The Strange Appearance of Title Insurance Rates on the New Closing Disclosure

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calculator paperIs this what the CFPB intended?

South Carolina closing attorneys are in the throes of their first closings under the new CFPB rules. Title insurance company offices are fielding all kinds of unusual questions as everyone works through their first few sets of documents. And our collective eyes are having difficulty adjusting to the appearance of title insurance rates on the new Closing Disclosure.

Under the filed rates of the title companies in South Carolina, we have a simultaneous issue rate of $100 for a second policy in a transaction. Typically, the owner’s liability amount and premium are higher, so the simultaneous issue rate of $100 is the charge for the loan policy.

The South Carolina Department of Insurance (SCDOI) requires us to disclose the true cost of an owner’s policy over the cost of the loan policy. We have been accustomed to referring to this charge as the “difference plus $100” because we take the difference in the full cost of both policies and add the $100 simultaneous issue fee to arrive at the number the SCDOI requires.

Let’s look at an example:

In a purchase transaction, the sales price is $455,000, and the loan amount is $409,500.  The full premium for the ALTA Homeowner’s policy is $1,290.60, and the full premium for the loan policy is $981.00. In the past, the title and software companies’ rate calculators would have shown:

ALTA Homeowner’s policy rate: $1,290.60 (full premium)
Loan Policy (standard rate): 100.00 (simultaneous issue fee)
$1390.60 (total)

For the SCDOI required disclosure, we would have shown:

ALTA Homeowner’s policy rate: $409.60 (difference plus $100)
Loan Policy (standard rate): 981.00 (full premium amount)
$1390.60 (total)

The total of the two calculations was always consistent.

Now, the CFPB requires that the total cost of the loan policy be disclosed and any simultaneous issue discounts must be shown against the owner’s policy. That’s ok with our South Carolina eyes because we can use our “difference plus $100” calculation to reach the same result.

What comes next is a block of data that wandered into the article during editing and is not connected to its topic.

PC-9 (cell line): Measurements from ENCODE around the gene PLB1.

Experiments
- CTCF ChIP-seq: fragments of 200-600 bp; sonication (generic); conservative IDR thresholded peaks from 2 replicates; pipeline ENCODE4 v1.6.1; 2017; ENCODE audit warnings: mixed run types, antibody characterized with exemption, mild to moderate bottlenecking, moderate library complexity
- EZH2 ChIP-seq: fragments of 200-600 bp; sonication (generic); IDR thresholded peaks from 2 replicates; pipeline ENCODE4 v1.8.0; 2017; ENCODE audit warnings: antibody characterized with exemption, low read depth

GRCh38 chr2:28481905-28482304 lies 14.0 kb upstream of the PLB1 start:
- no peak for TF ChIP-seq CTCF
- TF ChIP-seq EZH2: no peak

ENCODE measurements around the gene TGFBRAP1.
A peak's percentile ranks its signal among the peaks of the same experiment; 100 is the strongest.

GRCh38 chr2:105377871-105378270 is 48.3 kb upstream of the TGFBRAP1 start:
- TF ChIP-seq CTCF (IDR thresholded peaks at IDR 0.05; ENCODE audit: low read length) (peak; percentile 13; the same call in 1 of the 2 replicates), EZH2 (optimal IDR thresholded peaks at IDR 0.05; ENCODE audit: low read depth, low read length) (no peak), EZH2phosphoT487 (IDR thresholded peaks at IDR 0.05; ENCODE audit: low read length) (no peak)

The problem occurs where there is a reissue credit. While the CFPB never specifically addressed how to handle a reissue credit, the agency was clear that the loan policy premium had to be reflected in full. So most of the title and software companies have decided to take the reissue credit from the owner’s policy premium as well.

In our example, let’s assume that there was a prior ALTA Homeowner’s policy in the amount of $315,000. The reissue credit would be $468.90 (half the full premium for $315,000), so the new total cost would be $921.70 ($1,390.60 – $468.20), and this is where the problem becomes more challenging:

ALTA Homeowner’s policy rate: $ -59.30 ($409.60 minus the credit of $468.90)
Loan Policy (standard rate): 981.00 (simultaneous issue fee)
$921.70 (total)

The total is the same (and correct in our collective view), but notice the negative number as the cost of the owner’s policy.

We have decided in our office to think about it this way. The Closing Disclosure is not a replacement for the HUD-1, and it is not a closing statement. It is simply what it is entitled, a closing disclosure that the CFPB requires for the consumer borrower.

We are going to have to prepare other documents (closing statements, disbursement analyses) that will allow us to properly disburse and to completely disclose each disbursement as required by the SCDOI, not to mention the South Carolina Supreme Court! And our eyes are just going to have to adjust to those negative numbers!

Thanks to Cris Garrick, the IT guru in our office who figured this out and convinced me it’s correct!